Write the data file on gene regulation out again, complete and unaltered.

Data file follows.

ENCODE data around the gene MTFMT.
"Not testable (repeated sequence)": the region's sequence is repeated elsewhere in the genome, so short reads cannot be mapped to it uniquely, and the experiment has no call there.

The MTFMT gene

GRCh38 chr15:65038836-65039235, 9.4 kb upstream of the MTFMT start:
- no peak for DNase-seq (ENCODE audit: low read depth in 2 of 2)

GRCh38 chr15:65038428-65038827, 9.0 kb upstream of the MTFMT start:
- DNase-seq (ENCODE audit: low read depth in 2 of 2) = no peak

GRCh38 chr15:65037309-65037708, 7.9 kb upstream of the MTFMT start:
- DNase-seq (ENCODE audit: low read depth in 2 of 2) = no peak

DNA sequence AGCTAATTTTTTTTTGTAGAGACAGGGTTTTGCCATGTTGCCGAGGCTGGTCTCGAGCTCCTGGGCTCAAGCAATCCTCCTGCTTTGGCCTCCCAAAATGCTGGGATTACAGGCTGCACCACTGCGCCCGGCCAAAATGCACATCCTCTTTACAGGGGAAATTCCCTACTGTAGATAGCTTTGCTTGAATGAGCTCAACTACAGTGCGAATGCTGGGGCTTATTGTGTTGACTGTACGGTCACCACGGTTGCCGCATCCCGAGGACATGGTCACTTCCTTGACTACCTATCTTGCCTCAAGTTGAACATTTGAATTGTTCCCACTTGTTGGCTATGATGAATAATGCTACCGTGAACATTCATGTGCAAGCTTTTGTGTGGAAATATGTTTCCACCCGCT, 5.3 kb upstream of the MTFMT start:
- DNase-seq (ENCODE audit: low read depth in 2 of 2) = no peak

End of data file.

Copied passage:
ENCODE data around the gene MTFMT.
"Not testable (repeated sequence)": the region's sequence is repeated elsewhere in the genome, so short reads cannot be mapped to it uniquely, and the experiment has no call there.

The MTFMT gene

GRCh38 chr15:65038836-65039235, 9.4 kb upstream of the MTFMT start:
- no peak for DNase-seq (ENCODE audit: low read depth in 2 of 2)

GRCh38 chr15:65038428-65038827, 9.0 kb upstream of the MTFMT start:
- DNase-seq (ENCODE audit: low read depth in 2 of 2) = no peak

GRCh38 chr15:65037309-65037708, 7.9 kb upstream of the MTFMT start:
- DNase-seq (ENCODE audit: low read depth in 2 of 2) = no peak

DNA sequence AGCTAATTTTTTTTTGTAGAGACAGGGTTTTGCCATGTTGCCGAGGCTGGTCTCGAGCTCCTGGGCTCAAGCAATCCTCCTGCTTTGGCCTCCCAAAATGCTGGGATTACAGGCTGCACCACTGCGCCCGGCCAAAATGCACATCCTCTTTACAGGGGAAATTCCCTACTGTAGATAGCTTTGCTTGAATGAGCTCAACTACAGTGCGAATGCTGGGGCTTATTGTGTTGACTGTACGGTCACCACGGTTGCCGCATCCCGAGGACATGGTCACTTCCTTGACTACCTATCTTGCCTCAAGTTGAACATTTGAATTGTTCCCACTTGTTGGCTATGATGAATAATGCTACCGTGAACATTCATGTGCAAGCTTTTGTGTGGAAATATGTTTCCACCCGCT, 5.3 kb upstream of the MTFMT start:
- DNase-seq (ENCODE audit: low read depth in 2 of 2) = no peak